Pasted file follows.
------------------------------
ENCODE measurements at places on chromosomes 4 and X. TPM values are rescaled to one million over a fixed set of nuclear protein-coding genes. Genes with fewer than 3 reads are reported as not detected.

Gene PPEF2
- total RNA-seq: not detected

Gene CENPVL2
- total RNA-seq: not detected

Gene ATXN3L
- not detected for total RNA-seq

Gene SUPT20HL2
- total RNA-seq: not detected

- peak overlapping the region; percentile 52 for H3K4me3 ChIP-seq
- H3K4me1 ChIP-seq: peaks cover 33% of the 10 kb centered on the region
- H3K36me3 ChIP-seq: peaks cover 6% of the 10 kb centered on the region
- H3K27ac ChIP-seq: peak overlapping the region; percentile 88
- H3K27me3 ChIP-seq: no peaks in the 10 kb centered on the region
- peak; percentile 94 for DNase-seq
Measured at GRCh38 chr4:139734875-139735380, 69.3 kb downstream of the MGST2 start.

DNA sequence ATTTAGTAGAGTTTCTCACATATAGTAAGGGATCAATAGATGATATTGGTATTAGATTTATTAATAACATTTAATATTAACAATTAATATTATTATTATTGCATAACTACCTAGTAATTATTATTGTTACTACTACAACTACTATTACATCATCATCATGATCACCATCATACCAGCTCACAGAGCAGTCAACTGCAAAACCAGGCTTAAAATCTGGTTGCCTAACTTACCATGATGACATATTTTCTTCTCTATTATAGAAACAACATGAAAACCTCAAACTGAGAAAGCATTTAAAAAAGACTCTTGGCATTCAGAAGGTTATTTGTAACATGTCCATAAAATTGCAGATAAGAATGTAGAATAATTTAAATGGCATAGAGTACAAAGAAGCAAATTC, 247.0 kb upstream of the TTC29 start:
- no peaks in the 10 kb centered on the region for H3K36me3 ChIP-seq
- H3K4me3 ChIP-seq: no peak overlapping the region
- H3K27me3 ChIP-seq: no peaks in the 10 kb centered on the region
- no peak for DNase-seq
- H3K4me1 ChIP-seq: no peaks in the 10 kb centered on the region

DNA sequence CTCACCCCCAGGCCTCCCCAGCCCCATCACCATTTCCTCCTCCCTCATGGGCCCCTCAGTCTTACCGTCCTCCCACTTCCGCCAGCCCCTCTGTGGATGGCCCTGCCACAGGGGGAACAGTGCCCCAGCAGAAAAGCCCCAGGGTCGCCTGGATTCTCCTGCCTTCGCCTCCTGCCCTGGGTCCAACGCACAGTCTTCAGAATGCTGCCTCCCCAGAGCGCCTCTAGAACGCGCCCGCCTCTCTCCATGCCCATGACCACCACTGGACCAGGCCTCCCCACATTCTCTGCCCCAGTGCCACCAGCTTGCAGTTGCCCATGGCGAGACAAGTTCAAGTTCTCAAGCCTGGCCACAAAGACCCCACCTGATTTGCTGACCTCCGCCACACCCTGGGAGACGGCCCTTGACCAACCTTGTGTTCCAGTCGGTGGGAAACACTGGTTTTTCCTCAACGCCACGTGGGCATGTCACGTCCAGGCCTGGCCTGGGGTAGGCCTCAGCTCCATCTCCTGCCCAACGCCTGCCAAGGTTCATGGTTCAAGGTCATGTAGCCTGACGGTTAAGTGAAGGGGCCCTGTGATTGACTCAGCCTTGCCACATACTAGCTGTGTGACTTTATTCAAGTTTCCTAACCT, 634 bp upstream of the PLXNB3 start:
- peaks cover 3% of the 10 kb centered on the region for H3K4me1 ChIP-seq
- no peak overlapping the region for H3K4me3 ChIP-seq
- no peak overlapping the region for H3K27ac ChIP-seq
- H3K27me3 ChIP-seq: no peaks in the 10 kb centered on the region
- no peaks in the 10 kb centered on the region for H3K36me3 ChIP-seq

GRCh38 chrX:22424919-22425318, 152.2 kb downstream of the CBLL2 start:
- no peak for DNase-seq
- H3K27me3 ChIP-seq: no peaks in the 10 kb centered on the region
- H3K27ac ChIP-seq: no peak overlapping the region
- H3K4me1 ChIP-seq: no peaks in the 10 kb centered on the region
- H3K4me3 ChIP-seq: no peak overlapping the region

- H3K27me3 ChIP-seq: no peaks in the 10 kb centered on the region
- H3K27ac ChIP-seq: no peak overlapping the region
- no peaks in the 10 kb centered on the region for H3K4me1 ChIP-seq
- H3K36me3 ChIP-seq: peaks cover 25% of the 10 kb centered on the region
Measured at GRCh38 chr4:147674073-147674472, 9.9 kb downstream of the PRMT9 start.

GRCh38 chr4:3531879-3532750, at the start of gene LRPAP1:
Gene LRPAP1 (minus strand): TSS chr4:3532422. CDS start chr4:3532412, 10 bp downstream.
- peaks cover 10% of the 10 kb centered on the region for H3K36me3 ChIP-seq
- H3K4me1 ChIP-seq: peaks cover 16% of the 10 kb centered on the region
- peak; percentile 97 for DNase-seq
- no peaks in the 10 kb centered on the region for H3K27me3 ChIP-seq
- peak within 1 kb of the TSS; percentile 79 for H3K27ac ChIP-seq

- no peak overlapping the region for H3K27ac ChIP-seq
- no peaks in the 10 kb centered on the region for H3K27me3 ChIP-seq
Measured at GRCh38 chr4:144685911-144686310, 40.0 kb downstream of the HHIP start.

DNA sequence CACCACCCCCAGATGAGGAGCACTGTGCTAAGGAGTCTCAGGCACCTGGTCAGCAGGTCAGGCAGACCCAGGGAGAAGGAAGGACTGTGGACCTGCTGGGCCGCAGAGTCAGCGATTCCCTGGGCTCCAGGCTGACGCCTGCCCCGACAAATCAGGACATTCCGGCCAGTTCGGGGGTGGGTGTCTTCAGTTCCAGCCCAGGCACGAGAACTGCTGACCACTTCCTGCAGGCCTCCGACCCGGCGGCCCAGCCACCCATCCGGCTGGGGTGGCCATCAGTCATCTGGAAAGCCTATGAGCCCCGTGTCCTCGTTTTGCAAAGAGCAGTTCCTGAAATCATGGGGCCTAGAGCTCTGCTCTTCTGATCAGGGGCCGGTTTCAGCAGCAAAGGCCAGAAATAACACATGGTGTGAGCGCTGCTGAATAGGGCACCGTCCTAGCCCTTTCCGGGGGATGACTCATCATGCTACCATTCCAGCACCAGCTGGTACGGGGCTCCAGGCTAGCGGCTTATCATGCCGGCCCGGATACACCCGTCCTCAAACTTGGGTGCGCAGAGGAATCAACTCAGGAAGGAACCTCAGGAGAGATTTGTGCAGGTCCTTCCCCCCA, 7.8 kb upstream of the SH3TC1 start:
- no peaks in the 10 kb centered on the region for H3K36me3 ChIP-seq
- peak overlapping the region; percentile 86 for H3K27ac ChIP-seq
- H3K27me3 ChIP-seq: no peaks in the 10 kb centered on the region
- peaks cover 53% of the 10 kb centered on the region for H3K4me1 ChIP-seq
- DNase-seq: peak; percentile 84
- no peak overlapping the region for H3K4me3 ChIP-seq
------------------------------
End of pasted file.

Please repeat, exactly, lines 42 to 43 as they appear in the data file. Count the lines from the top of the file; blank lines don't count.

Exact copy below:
- peaks cover 10% of the 10 kb centered on the region for H3K36me3 ChIP-seq
- H3K4me1 ChIP-seq: peaks cover 16% of the 10 kb centered on the region